This week we explore the approval of updated COVID-19 vaccines, the announcement of two biotech initial public offerings and a special purpose acquisition company transaction. We also look at the development of a new COVID-19 vaccine and decreased U.S. and European investment in Chinese biotech firms.
Each week we highlight five things affecting the life sciences industry. Here’s the latest.
The U.S. Food and Drug Administration has approved updated mRNA COVID-19 vaccines from Pfizer-BioNTech and Moderna that target current variants, specifically for ages 12 and up. According to Fierce Pharma, these vaccines address the omicron variant XBB.1.5. Moderna warns of a potential tripledemic involving COVID, flu and respiratory syncytial virus. Moderna will ship the new doses soon, while Pfizer-BioNTech has pre-manufactured doses for readiness.
Neumora and RayzeBio aim to raise over $200 million each in upcoming IPOs, according to the Fierce Biotech article. Neumora, valued at up to $2.74 billion, offers treatments for brain diseases and has nine investigational programs. RayzeBio is introducing its radiopharmaceuticals pipeline with its lead program RYZ101 targeting gastroenteropancreatic neuroendocrine tumors.
Calidi Biotherapeutics, a San Diego-based biotech company, has gone public through a merger with the SPAC First Light Acquisition Group, raising nearly $70 million for the development of its allogeneic stem cell therapies, according to Fierce Biotech. The merged entity will continue to operate as Calidi and will have approximately $28 million in gross proceeds, with a portion allocated for transaction expenses and debts. Additionally, Calidi has secured agreements with investment consortiums and funds to potentially raise additional capital, aiming to fund its operations through 2025.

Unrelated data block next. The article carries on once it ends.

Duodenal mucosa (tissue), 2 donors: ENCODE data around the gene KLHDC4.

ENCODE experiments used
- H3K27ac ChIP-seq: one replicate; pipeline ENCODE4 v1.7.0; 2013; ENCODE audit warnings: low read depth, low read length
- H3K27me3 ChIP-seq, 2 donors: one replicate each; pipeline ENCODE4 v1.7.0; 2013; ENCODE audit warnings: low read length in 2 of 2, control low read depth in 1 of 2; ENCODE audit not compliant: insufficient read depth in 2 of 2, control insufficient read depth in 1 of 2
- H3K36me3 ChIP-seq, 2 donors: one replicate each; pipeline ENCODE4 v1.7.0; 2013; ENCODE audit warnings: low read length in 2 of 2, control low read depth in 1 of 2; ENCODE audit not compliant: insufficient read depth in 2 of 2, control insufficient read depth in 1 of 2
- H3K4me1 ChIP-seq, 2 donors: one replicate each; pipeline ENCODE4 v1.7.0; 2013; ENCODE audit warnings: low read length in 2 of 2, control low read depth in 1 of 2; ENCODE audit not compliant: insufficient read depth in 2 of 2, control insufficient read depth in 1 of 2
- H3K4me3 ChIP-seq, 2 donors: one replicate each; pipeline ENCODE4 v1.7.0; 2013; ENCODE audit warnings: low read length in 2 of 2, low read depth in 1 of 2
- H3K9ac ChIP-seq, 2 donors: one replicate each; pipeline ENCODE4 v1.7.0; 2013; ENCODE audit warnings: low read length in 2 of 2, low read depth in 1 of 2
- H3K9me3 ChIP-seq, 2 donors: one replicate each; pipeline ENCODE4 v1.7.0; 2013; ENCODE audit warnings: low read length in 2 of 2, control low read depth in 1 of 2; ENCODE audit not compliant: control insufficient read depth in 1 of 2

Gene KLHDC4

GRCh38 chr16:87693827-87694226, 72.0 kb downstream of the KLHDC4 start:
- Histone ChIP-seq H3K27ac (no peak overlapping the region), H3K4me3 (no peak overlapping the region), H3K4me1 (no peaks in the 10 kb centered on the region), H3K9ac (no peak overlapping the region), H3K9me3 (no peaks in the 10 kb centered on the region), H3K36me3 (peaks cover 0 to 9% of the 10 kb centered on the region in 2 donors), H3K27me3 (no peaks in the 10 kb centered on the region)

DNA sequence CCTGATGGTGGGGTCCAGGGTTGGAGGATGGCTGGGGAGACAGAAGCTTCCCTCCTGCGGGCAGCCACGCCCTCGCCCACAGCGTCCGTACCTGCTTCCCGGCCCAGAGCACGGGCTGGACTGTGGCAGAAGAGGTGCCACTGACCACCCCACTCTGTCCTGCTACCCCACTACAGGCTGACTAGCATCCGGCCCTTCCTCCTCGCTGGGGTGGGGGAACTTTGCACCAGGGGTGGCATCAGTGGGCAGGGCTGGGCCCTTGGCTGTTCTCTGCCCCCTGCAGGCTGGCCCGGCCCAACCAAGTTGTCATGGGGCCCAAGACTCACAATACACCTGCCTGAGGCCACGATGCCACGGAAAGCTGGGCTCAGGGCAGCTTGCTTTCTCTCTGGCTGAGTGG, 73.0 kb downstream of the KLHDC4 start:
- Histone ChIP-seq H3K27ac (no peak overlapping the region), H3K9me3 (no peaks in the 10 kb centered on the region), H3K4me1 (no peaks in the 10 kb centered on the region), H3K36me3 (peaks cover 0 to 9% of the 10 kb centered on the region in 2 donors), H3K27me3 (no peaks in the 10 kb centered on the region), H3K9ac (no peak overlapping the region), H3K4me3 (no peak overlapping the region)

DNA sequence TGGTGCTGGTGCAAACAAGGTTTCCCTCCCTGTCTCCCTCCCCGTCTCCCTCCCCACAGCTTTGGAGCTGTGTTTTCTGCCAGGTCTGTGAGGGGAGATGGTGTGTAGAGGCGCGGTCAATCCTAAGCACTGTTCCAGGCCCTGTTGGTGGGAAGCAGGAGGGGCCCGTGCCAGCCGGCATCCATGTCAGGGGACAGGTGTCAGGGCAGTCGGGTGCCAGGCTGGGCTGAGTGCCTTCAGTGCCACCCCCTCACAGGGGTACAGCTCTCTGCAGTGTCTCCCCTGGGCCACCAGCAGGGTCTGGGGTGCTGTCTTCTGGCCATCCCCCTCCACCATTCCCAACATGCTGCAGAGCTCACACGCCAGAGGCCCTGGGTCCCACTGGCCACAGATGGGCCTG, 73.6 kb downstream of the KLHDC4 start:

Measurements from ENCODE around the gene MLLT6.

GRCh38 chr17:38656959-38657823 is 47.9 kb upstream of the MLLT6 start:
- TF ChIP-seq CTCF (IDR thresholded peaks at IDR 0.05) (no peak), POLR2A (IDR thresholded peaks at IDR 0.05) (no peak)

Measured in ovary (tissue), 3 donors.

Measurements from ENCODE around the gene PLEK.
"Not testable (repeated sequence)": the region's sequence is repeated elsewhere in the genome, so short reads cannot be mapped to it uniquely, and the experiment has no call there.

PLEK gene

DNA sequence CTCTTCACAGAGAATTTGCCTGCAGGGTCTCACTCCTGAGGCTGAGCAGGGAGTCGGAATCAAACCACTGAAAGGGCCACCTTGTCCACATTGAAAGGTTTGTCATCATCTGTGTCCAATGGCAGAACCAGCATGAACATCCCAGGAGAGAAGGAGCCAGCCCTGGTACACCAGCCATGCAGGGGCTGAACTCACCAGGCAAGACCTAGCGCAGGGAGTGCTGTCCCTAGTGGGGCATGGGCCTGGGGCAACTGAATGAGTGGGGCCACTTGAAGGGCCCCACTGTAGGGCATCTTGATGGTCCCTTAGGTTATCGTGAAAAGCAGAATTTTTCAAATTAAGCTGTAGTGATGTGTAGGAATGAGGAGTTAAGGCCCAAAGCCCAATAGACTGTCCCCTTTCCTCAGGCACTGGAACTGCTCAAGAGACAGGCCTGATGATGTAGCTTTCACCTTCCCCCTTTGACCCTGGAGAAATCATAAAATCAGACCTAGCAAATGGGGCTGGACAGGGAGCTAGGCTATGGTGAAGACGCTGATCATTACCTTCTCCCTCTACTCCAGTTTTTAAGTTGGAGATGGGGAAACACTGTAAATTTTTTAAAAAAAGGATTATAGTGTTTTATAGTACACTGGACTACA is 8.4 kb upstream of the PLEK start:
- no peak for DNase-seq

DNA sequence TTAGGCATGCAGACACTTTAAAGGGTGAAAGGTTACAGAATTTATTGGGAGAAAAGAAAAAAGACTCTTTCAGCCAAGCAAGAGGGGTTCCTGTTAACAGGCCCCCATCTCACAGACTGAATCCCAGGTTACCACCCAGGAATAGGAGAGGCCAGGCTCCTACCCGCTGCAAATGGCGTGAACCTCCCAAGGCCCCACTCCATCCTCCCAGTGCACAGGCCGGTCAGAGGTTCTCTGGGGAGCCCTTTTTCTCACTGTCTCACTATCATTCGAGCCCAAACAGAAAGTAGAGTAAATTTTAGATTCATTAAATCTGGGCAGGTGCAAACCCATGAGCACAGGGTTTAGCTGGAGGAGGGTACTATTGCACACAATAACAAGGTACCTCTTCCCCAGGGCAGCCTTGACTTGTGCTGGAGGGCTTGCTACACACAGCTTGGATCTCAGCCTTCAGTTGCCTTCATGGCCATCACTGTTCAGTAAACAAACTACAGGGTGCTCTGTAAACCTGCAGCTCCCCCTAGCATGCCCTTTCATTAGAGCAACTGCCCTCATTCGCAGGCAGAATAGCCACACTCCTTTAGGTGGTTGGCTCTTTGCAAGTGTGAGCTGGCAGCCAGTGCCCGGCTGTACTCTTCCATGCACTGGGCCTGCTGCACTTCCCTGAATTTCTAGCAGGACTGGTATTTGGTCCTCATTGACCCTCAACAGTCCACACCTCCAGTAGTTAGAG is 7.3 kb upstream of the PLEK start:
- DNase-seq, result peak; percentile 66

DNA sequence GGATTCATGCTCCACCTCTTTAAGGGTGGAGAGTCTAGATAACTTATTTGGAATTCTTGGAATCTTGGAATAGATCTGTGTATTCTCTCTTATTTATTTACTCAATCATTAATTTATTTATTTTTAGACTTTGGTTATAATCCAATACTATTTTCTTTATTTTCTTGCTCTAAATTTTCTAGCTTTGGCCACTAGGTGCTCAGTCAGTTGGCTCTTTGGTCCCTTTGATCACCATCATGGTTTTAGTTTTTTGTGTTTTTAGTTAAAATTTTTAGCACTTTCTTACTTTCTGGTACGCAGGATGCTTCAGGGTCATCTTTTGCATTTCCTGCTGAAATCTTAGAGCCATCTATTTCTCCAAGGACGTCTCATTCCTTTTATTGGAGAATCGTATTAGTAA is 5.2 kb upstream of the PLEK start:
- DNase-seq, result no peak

Researchers in Japan have developed a COVID-19 vaccine by combining an antibody against the virus’s spike protein with a synthetic RNA strand, according to Fierce Pharma. The vaccine is delivered under the tongue. When tested in primates, the vaccine triggered the production of antibodies that prevent the virus from attaching to mucosal cells with no observed side effects. While its efficacy and durability of protection are still uncertain, this vaccine represents a novel approach to COVID-19 immunization.
American and European venture capital firms are reducing their investments in Chinese drugmakers, contributing to a slowdown in China’s biotechnology industry, according to the Wall Street Journal. This pullback is influenced by global trends in reduced venture investment, China’s economic challenges and rising geopolitical tensions. While venture funding for Chinese biotechs surged in the years leading up to 2021, it has since declined significantly, impacting the crowded and competitive Chinese biotech market. The Biden administration recently issued an executive order prohibiting new U.S. venture, private-equity and joint-venture investment in certain Chinese companies involved in advanced semiconductors and quantum computing. The biopharma industry was not included in this order, but such regulation may continue to reduce investment across all industries.